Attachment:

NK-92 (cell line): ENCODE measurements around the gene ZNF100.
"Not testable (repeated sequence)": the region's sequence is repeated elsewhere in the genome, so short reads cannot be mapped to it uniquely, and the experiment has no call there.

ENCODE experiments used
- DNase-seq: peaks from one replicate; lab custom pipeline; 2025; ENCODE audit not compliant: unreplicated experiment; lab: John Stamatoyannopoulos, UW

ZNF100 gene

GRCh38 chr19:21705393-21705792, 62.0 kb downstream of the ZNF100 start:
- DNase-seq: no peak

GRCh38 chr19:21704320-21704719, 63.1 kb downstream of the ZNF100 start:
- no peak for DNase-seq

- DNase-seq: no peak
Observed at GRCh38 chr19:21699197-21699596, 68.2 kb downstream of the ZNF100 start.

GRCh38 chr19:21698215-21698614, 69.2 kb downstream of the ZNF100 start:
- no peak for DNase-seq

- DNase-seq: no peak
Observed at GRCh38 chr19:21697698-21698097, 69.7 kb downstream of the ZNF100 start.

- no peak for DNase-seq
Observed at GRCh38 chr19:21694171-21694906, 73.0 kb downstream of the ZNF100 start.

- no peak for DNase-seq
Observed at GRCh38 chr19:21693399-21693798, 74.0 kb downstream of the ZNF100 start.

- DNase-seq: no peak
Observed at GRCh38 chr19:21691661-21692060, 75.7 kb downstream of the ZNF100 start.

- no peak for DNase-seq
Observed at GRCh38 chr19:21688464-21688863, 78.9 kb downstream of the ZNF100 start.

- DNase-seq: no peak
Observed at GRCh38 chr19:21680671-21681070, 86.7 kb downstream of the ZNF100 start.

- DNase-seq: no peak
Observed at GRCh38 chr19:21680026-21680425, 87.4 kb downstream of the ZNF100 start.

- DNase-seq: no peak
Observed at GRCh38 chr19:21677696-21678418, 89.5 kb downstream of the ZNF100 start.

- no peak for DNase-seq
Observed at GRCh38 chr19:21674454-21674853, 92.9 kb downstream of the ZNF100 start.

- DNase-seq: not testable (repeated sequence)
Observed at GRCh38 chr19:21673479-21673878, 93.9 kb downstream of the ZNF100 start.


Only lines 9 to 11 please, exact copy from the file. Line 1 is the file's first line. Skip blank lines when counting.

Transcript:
- no peak for DNase-seq

- DNase-seq: no peak
Observed at GRCh38 chr19:21699197-21699596, 68.2 kb downstream of the ZNF100 start.